Project Advisory Teams for Garden Oaks Montessori, Pilgrim Academy and Wilson Montessori spent two days last week in a design charrette, where they worked with architects and facilities planners to put together initial design concepts for their schools.
Each school in HISD’s current bond program puts together a PAT made up of stakeholders – parents, teachers, students and community members – and led by the principal. Their job is to provide input and direction to the project team, and give feedback on design options.
“The charrettes are important because we group similar projects together to allow each PAT to get a fresh set of eyes from other teams facing a similar challenge,” said Kedrick Wright, HISD’s senior manager of facilities design. “It helps to get multiple perspectives on the same problems.”
The three schools were grouped together because the projects have a similar scope of building an addition with some renovations to the existing structure. In addition to determining the best location on the site for placement of the new addition, the teams were also tasked with fleshing out which programs would best be housed in the addition and which ones might fit better in the existing space.
“It’s cool to see how they think about building a new school,” said Andrew Ward, Garden Oaks Montessori eighth-grader and PAT member. “We need more space and a better place to have P.E. for the middle schoolers.”
In addition to adding more space, the draft design plans for the K-8 Garden Oaks Montessori would honor the history of the campus and preserve the beautiful old oaks trees with an environmentally friendly design.
Architects for Wilson Montessori brought several options for the team to consider as a starting point. Proposals for their new addition include flexible classroom spaces to accommodate small, medium and large group instruction, and a new dining area and kitchen.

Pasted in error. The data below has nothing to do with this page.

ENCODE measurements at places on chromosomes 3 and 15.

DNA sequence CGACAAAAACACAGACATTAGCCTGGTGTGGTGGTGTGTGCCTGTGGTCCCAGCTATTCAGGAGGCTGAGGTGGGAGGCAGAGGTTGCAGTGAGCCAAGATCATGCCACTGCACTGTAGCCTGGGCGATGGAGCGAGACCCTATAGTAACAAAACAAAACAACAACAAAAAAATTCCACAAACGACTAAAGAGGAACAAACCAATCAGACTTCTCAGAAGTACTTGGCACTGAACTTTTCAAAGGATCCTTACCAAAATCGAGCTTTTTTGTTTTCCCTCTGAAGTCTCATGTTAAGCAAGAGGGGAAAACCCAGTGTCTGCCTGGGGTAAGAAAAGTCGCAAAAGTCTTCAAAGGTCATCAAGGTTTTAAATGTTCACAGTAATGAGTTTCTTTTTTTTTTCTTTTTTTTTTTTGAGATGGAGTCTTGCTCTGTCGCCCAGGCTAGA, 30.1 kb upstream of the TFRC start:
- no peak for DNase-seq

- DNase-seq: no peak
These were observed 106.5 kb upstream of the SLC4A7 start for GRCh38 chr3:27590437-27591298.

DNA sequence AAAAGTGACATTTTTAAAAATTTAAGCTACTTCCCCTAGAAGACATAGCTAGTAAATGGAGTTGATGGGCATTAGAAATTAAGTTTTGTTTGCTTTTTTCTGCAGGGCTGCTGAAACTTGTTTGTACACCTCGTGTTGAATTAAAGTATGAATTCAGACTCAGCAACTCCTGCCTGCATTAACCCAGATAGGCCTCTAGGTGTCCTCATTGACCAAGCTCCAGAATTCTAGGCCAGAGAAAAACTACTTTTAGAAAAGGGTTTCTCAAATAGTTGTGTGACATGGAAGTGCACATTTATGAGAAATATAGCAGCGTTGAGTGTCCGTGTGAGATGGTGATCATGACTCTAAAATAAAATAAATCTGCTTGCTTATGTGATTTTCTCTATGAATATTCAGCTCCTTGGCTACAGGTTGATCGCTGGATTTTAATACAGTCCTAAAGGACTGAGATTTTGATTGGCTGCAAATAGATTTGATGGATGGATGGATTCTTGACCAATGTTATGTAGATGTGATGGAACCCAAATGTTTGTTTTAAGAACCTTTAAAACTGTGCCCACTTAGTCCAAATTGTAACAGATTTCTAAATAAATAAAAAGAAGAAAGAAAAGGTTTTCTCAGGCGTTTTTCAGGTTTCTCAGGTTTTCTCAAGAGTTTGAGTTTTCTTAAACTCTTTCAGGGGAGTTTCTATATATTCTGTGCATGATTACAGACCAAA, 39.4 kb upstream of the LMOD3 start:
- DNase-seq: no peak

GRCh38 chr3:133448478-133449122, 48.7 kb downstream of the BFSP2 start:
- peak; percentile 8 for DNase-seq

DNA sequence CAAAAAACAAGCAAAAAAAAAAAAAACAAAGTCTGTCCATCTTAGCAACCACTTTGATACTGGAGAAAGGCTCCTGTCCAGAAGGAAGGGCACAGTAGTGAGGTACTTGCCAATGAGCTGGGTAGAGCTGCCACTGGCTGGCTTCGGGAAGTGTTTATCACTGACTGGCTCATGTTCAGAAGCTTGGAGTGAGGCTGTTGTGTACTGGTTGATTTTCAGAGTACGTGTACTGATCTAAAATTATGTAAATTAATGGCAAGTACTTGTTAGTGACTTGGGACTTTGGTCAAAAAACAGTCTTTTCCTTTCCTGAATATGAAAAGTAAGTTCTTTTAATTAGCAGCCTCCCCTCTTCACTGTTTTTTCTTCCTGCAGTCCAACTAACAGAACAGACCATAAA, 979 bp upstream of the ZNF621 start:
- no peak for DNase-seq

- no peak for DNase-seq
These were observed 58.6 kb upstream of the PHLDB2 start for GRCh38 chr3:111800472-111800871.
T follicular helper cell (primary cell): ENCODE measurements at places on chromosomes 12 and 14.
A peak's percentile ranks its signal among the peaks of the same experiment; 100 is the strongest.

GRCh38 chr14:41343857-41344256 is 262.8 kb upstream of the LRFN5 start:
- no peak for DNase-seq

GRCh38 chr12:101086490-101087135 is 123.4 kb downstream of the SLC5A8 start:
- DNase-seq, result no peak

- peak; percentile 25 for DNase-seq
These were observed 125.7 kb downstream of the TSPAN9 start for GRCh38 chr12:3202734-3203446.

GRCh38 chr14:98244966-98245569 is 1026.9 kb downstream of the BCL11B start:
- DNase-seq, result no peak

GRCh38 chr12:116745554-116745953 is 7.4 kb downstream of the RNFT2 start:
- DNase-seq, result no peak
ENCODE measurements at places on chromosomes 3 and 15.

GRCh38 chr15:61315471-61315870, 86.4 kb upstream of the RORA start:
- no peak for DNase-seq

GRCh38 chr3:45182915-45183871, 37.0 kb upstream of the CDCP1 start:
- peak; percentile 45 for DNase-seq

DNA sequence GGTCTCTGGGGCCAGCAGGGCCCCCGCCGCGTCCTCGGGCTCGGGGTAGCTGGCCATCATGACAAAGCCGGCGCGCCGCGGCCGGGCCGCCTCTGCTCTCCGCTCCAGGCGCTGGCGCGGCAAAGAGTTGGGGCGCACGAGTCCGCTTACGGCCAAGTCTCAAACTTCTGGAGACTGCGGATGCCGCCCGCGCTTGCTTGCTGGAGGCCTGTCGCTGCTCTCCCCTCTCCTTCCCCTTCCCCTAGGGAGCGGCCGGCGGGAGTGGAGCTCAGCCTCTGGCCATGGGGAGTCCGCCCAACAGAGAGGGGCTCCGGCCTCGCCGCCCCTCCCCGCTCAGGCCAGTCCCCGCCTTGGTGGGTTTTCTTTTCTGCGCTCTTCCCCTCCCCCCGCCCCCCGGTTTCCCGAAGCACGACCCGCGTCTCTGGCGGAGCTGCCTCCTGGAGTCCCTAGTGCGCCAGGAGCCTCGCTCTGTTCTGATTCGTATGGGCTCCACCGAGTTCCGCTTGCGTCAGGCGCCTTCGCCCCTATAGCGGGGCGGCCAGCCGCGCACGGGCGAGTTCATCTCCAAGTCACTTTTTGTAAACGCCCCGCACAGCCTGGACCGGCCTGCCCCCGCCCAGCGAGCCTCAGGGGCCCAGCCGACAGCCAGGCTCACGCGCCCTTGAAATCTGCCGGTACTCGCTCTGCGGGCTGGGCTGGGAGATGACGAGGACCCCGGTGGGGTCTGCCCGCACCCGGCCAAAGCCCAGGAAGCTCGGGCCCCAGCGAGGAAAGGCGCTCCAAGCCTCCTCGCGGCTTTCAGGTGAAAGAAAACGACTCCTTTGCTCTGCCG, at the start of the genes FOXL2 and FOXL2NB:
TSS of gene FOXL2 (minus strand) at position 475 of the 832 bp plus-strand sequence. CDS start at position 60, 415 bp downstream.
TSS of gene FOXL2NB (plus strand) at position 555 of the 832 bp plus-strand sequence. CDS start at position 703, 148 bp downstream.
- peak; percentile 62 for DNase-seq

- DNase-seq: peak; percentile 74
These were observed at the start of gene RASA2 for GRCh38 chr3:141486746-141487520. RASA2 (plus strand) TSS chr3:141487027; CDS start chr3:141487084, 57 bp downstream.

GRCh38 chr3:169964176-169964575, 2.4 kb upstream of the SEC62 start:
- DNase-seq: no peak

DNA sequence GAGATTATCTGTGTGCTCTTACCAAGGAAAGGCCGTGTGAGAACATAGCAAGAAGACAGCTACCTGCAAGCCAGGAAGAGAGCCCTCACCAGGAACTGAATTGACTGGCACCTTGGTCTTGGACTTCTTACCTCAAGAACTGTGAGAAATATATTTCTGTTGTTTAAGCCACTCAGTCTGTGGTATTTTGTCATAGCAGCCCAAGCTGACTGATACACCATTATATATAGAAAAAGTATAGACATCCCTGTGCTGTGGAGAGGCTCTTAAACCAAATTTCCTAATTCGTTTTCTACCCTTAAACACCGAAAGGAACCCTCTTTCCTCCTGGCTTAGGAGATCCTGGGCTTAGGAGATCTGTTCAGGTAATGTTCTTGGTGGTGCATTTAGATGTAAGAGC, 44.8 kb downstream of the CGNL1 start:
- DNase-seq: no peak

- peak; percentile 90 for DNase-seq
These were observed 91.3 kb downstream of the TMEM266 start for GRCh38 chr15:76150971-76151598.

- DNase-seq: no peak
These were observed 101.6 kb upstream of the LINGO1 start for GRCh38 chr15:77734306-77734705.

“The Montessori spirit spills out into everything we do,” said Krystal McGuire, PAT member and magnet coordinator for Wilson. “We know we have space and budget limitations, but it’s important for us to honor the beauty and history of our school, and at the same time incorporate the Montessori feel.”
Pilgrim Academy is a K-8 dual language school with seven temporary buildings currently on site. While also tackling the issue of a small site and limited budget, the team hopes to incorporate 21st century flexibility and design plans to make the best use of their space.
“It’s a lot different now than when I was in school,” said Don Curl, architect for the Pilgrim Academy project. “Schools I went to were very rigid, but now we have a 21st century way of doing schools, so we can incorporate collaborative and personal spaces with a lot of flexibility.”
Each school’s architects will take the information gathered from the charrette and put together initial designs for the PATs to review and tweak further. Stakeholders will have the opportunity to view the draft designs and hear from team members and project architects at an upcoming community meeting.